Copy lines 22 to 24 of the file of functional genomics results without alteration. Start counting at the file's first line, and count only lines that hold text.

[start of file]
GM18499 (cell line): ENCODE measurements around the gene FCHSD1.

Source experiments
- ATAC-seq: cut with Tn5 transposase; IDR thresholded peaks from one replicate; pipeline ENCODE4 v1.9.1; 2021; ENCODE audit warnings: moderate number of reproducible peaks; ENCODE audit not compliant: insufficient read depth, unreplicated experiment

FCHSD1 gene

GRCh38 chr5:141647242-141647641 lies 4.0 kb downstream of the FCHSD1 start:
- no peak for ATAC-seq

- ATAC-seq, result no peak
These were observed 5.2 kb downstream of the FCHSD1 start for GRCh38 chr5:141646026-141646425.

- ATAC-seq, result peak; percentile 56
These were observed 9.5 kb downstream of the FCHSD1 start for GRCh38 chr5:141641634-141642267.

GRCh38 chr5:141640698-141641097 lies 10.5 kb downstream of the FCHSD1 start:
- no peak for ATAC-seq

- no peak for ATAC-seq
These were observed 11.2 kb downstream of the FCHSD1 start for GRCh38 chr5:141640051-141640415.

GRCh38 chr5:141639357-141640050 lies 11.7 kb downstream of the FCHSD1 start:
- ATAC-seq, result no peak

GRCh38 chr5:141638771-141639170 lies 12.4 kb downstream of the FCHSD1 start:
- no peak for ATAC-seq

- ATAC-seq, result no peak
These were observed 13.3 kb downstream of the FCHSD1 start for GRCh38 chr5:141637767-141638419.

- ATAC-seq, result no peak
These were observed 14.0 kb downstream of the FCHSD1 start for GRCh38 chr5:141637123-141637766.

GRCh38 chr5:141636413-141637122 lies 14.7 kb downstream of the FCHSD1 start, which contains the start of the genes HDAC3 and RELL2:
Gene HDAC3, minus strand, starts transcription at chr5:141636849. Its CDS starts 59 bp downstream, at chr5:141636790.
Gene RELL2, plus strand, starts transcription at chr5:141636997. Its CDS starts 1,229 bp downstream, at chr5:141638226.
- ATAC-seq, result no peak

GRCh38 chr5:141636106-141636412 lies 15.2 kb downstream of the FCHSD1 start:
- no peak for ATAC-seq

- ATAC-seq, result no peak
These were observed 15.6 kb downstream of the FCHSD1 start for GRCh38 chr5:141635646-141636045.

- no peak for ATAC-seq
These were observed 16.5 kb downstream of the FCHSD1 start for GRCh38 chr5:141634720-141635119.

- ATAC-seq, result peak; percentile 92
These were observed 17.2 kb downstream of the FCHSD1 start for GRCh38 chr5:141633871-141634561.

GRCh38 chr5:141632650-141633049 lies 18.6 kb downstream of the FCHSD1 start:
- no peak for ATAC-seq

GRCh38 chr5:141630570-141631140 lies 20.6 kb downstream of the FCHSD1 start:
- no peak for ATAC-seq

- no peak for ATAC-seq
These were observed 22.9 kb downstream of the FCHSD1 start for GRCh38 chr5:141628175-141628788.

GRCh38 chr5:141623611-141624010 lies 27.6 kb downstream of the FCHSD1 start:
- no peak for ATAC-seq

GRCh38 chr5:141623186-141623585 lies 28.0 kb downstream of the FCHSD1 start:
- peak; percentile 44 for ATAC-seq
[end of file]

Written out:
These were observed 14.0 kb downstream of the FCHSD1 start for GRCh38 chr5:141637123-141637766.

GRCh38 chr5:141636413-141637122 lies 14.7 kb downstream of the FCHSD1 start, which contains the start of the genes HDAC3 and RELL2:
Gene HDAC3, minus strand, starts transcription at chr5:141636849. Its CDS starts 59 bp downstream, at chr5:141636790.